Eight times in the book of Acts we read that God raised Jesus from the dead. And it was a central theme in Paul’s teaching. In fact he wrote in 1 Corinthians 15:14, ‘If Christ has not been raised, our preaching is useless and so is your faith.’ And then in verse 20 he wrote, ‘But Christ has indeed been raised from the dead.’
I don’t think that today’s Christians have the same passion as those early Christians when we think of the resurrection of Jesus Christ. It has become a doctrinal statement rather than a passionate, motivating conviction. But not so in the early centuries.
Oh, we still mention it and claim how wonderful it is, but often it just seems like an echo of the past. Do you remember the last time you were in an area, perhaps surrounded by mountains, and you decided to call out to hear the echo reverberating around you? The first echo that returns is quite loud, but succeeding ones get weaker and weaker. (Hello, Hello, Hello, Hello.) (more…)
(March 24, 2017) Dr Jim McClure, highly esteemed theologian, expounds an important matter …
I am hearing more frequently today that Jews, Christians and Muslims worship the same God. It is often stated that there is a strong similarity between the Judaism, Christianity and Islam and that the all three religions, which are monotheistic, share the same religious and spiritual tradition and therefore have so much in common with each other. Some Jewish and Christian leaders are making the same claim. This syncretistic understanding of those three religions may resonate with the politically correct philosophy of today but is it true?
The argument is made that, if we were to accept each other’s religion as differing expressions of the same spiritual truths, much of the current hostility – some of which has been manifested in horrific violence – would be defused. Consequently, in the name of tolerance we are told that we should major on the things that the three religions have in common.
1. Are there things that those religions have in common? At first glance one may conclude that there are significant similarities between the three religions but those similarities are more superficial than substantial. Let’s consider some of their commonality.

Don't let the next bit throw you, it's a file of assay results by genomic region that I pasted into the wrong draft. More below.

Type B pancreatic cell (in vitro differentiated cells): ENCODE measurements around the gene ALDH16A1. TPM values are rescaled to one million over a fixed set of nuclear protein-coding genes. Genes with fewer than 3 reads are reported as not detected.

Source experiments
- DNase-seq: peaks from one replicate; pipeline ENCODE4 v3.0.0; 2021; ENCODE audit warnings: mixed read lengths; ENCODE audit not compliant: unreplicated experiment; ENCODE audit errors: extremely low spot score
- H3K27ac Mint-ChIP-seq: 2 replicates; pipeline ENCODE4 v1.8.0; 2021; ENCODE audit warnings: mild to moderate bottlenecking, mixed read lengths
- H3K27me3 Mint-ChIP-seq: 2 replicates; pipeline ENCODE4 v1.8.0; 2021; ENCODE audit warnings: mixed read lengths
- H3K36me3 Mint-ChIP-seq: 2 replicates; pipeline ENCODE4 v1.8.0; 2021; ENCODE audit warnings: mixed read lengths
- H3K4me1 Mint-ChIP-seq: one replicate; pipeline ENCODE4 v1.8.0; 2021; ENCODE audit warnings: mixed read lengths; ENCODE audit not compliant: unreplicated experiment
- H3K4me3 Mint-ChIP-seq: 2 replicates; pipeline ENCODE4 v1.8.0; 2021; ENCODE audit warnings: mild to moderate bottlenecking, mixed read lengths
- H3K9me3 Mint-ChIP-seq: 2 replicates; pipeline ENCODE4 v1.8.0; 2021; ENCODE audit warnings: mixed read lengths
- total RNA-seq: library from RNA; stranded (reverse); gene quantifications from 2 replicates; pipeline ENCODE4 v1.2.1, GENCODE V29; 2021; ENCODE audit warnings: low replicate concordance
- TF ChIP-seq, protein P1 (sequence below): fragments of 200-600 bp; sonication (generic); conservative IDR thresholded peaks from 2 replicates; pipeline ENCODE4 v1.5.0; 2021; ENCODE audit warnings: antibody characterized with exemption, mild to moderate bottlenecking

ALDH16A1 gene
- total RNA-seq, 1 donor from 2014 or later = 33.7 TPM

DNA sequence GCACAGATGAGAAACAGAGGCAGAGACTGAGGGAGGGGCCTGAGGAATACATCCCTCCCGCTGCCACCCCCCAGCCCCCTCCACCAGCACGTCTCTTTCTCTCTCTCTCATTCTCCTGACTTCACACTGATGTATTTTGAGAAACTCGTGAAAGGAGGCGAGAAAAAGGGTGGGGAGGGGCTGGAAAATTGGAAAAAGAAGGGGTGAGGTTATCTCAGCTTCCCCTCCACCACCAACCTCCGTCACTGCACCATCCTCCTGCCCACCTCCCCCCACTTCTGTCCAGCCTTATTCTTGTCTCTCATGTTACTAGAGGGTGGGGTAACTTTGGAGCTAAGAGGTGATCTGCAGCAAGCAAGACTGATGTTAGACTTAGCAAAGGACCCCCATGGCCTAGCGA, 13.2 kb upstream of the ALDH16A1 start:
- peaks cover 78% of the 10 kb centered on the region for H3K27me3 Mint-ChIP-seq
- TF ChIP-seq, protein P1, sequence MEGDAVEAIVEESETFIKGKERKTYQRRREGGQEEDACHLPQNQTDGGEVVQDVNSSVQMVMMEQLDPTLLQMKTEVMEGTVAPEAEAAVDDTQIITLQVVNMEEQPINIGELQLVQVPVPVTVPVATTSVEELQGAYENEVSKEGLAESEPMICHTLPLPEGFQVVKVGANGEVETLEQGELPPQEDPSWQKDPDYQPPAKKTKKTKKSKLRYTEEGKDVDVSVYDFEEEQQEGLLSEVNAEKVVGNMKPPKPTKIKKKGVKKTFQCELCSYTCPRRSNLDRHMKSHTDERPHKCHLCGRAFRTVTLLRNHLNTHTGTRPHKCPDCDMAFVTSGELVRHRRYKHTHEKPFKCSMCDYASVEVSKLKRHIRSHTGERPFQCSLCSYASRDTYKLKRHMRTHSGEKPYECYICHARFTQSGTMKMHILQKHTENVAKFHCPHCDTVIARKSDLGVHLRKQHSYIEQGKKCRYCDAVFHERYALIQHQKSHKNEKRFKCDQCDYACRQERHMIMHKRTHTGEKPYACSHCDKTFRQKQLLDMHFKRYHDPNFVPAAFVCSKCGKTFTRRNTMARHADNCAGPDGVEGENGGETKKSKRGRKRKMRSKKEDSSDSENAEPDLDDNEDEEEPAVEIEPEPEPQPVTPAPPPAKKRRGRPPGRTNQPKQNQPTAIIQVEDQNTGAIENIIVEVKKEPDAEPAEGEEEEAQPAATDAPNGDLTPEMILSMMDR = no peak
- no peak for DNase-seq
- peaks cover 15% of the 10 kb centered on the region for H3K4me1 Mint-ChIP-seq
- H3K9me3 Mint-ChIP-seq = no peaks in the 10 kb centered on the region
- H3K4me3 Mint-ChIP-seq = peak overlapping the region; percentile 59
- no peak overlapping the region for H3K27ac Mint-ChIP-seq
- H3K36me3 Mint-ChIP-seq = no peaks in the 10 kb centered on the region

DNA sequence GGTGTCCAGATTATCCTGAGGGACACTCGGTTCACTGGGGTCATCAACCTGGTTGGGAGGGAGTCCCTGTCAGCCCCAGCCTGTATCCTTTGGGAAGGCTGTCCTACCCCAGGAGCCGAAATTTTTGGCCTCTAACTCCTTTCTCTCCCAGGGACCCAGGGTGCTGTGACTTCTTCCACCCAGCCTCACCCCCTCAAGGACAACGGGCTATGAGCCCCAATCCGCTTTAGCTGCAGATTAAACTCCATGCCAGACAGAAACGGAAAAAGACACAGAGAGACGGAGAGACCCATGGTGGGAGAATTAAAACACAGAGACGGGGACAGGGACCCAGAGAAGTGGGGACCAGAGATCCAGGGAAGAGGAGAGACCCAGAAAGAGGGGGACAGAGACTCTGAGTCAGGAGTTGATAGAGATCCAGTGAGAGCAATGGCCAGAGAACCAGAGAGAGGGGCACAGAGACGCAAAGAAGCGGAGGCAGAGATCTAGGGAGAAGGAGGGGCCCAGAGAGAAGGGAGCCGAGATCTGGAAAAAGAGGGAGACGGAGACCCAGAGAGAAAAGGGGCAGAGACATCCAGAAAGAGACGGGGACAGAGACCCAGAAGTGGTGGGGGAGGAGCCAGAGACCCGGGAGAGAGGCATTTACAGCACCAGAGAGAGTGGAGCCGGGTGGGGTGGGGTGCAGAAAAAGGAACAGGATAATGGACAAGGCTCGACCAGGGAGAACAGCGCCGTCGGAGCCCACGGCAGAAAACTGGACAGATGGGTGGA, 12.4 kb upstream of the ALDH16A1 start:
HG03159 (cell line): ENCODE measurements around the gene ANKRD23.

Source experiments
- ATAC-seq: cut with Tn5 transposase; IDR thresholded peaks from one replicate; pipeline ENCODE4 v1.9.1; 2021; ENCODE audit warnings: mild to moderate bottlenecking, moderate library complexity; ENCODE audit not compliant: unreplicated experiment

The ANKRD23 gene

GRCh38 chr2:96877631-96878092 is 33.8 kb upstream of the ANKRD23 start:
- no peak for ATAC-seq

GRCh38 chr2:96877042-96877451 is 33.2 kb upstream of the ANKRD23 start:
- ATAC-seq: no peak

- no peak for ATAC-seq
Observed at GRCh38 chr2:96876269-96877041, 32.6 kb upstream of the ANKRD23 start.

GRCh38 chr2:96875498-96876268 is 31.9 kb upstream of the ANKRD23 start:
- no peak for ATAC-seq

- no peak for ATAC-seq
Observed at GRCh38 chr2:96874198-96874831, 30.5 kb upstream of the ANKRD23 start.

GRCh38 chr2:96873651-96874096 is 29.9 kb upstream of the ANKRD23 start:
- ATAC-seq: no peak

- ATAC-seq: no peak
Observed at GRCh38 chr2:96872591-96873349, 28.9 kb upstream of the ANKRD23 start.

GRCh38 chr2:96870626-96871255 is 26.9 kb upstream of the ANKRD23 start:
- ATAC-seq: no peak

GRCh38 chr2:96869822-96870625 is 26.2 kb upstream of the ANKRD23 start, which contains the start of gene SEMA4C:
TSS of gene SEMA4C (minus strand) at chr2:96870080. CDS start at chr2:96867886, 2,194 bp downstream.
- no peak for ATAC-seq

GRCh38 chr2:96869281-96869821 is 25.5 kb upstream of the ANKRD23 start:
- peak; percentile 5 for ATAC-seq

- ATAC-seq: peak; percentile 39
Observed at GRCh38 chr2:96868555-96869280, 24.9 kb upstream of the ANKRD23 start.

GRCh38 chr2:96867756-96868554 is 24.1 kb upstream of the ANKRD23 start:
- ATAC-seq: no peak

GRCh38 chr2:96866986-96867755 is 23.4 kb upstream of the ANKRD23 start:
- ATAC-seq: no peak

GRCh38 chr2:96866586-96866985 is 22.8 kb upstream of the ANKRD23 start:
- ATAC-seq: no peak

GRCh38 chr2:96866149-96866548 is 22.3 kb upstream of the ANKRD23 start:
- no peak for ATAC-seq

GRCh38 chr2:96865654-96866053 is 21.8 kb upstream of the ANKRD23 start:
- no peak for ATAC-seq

(i)Judaism, Christianity and Islam are Abrahamic religions It is claimed that there is an intrinsic relationship between the three religions, especially as they all worship the god of Abraham. But do they? The validity of that assertion is highly questionable and the supposed relationship between the three religions is very superficial.(more…)
(March 16, 2017) Dr Jim McClure, noted theologian, concludes his series on selected Hebrew words…
Camping on sand is not a good idea! Even though a tent may be sound and the ropes strong, unless the pegs are hammered in securely, the tent will collapse and may even be blow away. You need, therefore, a sound piece of ground into which the pegs can be driven.
This is the thought behind Isaiah 22:23, ‘I will drive him like a peg into a firm place; he will be a seat of honour for the house of his father’ (NIV). Unless a nail or peg is driven into something solid and dependable, it is of little value. The Hebrew word that is translated in this verse as ‘firm’ is ’aman which means ‘to be firm’ or ‘permanent’ – we are more familiar with this word as ‘Amen.’ It is found over 100 times in the Old Testament.
The first time the word is used in the Old Testament is Genesis 15:6 which states, ‘Abram believed the Lord, and he credited it to him as righteousness.’ ‘Believed’ is the word ’aman and it not only tells us simply that Abram believed God but also tells us something about the nature of Abram’s faith in God in that it was firm and secure. The statement means so much more than the fact that Abram believed God’s promise. (more…)